| Quote #7
You were speaking of the Last Judgment. Allow me to laugh respectfully. I shall wait for it resolutely, for I have known what is worse, the judgment of men. For them, no extenuating circumstances; even the good intention is ascribed to crime (5.14).
Jean-Baptiste will later prove guilty of this assessment of mortal judges –even though he imagines himself to be god-like in his stature as a judge-penitent.
| Quote #8
The keenest of human torments is to be judged without a law. Yet we are in that torment. Deprived of their natural curb, the judges, loosed at random, are racing through their job. Hence we have to try to go faster than they, don’t we? And it’s a real madhouse. Prophets and quacks multiply; they hasten to get there with a good law or a flawless organization before the world is deserted. Fortunately, I arrived! I am the end and the beginning; I announce the law. In short, I am a judge-penitent (5.22).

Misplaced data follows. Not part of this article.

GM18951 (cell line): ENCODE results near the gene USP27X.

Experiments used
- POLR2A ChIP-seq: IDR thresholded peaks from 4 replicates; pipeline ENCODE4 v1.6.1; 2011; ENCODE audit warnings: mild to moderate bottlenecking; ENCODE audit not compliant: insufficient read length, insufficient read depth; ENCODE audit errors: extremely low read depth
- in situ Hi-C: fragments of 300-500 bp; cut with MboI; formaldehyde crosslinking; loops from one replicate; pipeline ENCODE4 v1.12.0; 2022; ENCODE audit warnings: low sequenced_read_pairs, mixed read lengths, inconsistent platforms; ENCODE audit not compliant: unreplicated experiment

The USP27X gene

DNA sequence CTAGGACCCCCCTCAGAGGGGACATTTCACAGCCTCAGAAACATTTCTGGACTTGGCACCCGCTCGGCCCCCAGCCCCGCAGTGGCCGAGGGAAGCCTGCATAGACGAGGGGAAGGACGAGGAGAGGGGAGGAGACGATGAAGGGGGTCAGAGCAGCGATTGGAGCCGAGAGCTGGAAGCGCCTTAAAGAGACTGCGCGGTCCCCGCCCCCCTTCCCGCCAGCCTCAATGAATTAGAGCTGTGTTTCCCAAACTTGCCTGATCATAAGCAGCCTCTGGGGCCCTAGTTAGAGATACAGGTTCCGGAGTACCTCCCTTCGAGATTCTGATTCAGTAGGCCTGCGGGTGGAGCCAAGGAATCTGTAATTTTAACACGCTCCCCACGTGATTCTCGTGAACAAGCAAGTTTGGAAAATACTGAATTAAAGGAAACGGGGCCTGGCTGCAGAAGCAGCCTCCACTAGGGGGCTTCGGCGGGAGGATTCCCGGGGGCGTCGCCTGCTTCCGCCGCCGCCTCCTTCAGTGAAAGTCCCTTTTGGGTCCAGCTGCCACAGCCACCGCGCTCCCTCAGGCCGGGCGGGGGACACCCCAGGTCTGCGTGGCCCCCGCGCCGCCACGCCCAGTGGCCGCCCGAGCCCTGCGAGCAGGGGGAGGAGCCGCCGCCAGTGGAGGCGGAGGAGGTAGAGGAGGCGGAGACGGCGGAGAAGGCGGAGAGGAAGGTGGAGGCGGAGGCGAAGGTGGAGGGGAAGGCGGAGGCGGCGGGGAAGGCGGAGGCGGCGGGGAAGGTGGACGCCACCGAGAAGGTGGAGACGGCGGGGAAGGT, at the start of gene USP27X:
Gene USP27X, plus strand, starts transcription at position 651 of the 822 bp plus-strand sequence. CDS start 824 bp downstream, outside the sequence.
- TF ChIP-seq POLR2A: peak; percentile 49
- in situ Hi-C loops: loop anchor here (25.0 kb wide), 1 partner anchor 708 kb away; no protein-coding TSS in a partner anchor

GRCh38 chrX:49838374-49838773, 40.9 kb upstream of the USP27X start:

Jean-Baptiste doesn’t seem to value any particular system of law at all. His view is that it’s pointless to look for "the right system," if even that can’t bring justice anyway? As soon as we realize there can’t be justice, we can stop looking for a system of rules and order that will enforce it. Therefore, any system will do – and Jean-Baptiste is happy to use his own discerning powers.
| Quote #9
I first advised our friend to hang it in a place of honor, and for a long time, while they were being looked for throughout the world, our devout judges sat enthroned at Mexico City above the drunks and pimps. Then the ape, at my request, put it in custody here. He balked a little at doing so, but he got a fright when I explained the matter to him. Since then, these estimable magistrates form my sole company. At Mexico City, above the bar, you saw what a void they left (6.9).
Well now, this makes an interesting metaphor: if the judges left a clear void at the bar, then we have to conclude that judgment – in any form – is necessary for all men.